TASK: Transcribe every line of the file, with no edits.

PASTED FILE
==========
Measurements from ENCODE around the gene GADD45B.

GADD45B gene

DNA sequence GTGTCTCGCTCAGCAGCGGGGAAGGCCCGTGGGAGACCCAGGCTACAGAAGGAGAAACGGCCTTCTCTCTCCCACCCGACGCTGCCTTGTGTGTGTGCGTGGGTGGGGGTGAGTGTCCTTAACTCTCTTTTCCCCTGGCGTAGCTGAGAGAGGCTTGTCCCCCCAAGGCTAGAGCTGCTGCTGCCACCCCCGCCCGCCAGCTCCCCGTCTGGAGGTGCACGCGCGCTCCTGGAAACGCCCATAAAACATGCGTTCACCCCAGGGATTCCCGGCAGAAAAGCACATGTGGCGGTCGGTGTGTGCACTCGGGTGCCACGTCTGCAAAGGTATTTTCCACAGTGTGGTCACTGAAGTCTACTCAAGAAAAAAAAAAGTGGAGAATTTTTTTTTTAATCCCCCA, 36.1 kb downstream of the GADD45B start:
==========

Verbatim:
Measurements from ENCODE around the gene GADD45B.

GADD45B gene

DNA sequence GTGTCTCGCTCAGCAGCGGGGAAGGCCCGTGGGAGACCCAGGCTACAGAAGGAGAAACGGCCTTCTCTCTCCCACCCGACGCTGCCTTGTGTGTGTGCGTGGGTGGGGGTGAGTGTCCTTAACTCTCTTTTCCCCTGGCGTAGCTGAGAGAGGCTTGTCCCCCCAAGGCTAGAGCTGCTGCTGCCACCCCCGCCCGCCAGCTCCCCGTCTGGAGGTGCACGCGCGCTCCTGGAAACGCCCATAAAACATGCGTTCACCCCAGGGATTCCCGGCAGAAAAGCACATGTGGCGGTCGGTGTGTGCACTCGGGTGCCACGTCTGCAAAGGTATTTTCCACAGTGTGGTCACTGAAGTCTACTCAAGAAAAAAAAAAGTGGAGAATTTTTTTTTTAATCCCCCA, 36.1 kb downstream of the GADD45B start: